Over the Fence Urban Farm

Cooperatively farming small patches of Earth in Columbus, OH


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Celebrating Earth Week Columbus with the Kids Garden Club

Members of the Clintonville Farmers’ Market Kids Garden Club came to the farm today to celebrate Earth Week and get the garden ready for the 2018 season.

Here’s a few scenes of the garden before we got started.

One of my goals for the event was to move the fence from the edge of the raised beds to the space beyond them. This will provide the kids a lot more growing space and room to move. With the help of a few handy moms, we got that job done. Now the kids have a bigger space to grow, and the chickens have better boundaries.

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The kids cleared the straw blankets that were sheltering the soil over winter and spread compost all over. Then they played around with the broadfork.

We planted some seeds even though though my go-to garden calendar said it wasn’t a good day for it. We aren’t due to start regular club meetings for a few weeks. I’m hopeful that Persephone will look kindly on our efforts and the kids will have some seedlings to welcome them back.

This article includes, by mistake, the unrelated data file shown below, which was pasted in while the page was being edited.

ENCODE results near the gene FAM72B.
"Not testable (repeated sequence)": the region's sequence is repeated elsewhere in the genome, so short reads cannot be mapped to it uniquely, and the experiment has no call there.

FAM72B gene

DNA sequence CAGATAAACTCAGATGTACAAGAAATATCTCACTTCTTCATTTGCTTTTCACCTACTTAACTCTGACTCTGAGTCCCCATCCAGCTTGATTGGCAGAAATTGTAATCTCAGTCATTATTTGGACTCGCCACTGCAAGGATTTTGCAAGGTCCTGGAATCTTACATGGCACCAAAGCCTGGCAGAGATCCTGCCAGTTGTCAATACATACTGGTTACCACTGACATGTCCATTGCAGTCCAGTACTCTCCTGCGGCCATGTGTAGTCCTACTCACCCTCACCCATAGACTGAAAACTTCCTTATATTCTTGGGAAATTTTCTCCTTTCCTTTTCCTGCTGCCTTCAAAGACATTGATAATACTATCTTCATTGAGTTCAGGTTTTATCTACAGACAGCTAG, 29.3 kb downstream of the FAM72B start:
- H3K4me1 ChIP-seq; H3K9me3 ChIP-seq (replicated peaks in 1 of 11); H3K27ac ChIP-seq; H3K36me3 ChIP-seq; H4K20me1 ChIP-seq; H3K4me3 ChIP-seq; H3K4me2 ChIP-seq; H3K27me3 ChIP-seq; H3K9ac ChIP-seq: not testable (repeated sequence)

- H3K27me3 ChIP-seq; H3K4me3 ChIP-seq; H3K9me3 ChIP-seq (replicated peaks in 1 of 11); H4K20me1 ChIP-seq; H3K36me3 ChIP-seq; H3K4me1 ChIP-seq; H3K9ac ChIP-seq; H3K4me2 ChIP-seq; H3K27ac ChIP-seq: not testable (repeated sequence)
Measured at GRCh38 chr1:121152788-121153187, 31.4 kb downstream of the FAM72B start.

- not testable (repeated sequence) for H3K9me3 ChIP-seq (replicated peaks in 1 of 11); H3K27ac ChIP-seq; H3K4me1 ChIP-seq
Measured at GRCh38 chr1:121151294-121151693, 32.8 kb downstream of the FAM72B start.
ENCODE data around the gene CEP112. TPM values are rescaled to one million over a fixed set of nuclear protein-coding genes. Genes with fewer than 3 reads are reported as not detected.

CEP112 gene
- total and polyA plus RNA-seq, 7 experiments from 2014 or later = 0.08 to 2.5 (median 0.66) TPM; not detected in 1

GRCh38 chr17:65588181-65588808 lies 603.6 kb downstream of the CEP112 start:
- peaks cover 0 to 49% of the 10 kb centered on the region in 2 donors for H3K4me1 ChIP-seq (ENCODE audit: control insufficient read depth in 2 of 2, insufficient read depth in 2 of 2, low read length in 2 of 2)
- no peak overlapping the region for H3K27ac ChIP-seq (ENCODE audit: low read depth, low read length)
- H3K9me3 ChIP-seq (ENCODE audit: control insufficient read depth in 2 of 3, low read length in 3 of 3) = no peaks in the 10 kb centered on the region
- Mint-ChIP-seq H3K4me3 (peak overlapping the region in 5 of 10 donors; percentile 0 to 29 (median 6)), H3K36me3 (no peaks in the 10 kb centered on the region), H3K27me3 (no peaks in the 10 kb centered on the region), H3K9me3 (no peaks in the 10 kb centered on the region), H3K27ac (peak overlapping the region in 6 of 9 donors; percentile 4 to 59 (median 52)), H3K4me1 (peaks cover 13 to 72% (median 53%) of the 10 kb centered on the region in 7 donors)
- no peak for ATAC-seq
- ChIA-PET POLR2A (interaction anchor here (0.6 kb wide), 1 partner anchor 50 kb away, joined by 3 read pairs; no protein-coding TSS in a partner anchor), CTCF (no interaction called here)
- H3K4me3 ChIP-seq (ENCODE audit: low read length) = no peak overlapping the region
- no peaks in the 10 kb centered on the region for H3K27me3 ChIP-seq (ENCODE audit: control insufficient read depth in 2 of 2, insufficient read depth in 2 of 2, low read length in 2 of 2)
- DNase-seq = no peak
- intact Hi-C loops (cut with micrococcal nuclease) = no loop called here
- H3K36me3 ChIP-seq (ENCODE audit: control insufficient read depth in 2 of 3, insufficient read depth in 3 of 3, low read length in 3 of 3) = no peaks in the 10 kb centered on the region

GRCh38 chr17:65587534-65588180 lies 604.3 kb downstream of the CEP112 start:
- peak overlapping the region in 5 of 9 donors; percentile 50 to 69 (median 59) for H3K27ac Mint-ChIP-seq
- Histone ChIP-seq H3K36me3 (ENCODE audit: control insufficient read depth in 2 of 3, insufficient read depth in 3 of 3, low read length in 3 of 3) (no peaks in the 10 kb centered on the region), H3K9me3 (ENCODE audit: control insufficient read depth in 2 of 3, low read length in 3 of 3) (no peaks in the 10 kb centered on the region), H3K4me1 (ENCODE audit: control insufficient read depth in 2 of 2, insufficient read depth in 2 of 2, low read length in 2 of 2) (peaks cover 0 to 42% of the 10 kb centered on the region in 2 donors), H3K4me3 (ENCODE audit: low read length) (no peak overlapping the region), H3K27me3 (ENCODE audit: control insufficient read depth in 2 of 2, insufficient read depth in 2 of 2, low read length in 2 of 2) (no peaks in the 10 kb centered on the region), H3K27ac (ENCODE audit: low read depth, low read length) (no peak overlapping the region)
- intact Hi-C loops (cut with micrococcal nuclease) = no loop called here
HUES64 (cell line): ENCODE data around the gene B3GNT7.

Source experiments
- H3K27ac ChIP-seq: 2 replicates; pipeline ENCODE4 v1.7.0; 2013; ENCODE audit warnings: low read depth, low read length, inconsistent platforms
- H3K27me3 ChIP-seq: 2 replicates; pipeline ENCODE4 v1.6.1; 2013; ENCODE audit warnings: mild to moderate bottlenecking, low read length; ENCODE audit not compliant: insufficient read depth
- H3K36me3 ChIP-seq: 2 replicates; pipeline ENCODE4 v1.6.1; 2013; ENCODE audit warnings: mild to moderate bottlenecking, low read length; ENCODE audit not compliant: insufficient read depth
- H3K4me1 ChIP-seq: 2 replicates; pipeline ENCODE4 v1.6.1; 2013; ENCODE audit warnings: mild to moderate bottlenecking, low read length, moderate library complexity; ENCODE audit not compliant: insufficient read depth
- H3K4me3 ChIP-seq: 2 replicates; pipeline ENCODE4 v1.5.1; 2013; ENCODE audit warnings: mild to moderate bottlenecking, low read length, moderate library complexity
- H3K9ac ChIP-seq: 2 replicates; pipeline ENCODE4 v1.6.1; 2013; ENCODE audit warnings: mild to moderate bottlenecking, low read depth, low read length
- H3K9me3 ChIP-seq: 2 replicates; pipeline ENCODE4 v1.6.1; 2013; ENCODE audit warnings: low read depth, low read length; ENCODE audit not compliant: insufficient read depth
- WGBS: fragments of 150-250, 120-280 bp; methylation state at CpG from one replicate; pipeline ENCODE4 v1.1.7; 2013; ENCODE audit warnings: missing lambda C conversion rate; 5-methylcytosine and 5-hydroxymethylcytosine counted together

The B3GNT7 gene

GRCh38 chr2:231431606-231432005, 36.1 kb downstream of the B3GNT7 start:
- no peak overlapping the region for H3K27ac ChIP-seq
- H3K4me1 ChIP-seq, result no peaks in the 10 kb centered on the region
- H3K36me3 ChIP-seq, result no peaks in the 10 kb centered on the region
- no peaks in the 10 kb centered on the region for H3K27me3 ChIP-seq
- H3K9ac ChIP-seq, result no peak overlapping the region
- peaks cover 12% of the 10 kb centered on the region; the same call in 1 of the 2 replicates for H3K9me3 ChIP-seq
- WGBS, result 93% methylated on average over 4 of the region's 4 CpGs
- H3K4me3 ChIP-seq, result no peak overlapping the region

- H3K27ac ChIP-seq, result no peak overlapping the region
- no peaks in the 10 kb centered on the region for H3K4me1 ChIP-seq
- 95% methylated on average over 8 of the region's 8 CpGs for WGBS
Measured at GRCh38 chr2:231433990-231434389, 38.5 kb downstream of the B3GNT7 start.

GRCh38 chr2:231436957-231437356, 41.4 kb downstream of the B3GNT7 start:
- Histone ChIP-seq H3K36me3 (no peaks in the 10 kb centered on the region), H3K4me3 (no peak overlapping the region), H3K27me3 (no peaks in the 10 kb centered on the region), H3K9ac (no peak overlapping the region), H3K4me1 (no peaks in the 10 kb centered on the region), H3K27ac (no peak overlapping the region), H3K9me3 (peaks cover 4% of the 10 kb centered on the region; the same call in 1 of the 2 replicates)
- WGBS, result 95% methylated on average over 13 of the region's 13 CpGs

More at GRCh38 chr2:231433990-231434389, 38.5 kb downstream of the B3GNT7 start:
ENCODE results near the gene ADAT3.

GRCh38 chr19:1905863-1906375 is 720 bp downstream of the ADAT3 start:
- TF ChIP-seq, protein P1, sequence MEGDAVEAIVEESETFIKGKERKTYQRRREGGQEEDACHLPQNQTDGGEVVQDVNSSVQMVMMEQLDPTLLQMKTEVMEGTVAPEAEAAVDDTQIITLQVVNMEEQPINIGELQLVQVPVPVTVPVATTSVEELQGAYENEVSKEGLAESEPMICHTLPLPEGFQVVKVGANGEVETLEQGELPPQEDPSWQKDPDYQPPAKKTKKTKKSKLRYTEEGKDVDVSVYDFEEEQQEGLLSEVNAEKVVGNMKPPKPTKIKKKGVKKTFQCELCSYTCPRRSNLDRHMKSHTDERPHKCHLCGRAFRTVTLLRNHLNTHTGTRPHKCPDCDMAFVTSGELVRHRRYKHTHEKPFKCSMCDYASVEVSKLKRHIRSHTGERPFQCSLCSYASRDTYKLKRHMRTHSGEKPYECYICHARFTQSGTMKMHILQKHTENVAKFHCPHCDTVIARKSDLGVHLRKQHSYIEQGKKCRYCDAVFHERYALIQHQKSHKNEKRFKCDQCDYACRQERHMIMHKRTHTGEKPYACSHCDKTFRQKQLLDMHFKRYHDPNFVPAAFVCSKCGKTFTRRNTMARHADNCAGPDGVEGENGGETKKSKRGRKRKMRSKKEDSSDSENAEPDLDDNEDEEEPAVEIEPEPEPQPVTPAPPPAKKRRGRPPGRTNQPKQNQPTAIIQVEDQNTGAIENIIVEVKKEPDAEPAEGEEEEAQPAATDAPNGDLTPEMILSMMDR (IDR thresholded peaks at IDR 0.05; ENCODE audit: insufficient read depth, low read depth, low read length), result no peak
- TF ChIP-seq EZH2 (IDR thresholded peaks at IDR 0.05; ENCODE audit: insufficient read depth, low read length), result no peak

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In all the excitement of getting to know new garden friends and keep activities moving throughout the evening, we forgot to water. Luckily, shortly after we said our final farewells, it rained. Fingers crossed for more good luck ahead…

Thanks to Trish Clark for suggesting we have a pre-season event as park of Earth Week, and thanks to Green Columbus for sponsoring our activity as part of Earth Week Columbus, “the largest Earth Day volunteer service opportunity in the nation, [planned] in partnership with community leaders, non-profits, and businesses.”

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Scenes from the field: 4.2.18